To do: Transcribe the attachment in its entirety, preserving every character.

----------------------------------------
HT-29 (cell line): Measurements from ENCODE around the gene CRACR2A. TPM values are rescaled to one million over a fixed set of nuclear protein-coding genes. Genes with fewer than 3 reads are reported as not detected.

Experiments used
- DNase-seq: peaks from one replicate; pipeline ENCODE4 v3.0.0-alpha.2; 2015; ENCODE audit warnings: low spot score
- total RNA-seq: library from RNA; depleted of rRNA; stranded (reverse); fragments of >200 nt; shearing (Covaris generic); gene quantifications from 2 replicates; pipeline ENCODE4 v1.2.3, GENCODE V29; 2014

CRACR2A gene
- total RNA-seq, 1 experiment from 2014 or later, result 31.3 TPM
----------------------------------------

HT-29 (cell line): Measurements from ENCODE around the gene CRACR2A. TPM values are rescaled to one million over a fixed set of nuclear protein-coding genes. Genes with fewer than 3 reads are reported as not detected.

Experiments used
- DNase-seq: peaks from one replicate; pipeline ENCODE4 v3.0.0-alpha.2; 2015; ENCODE audit warnings: low spot score
- total RNA-seq: library from RNA; depleted of rRNA; stranded (reverse); fragments of >200 nt; shearing (Covaris generic); gene quantifications from 2 replicates; pipeline ENCODE4 v1.2.3, GENCODE V29; 2014

CRACR2A gene
- total RNA-seq, 1 experiment from 2014 or later, result 31.3 TPM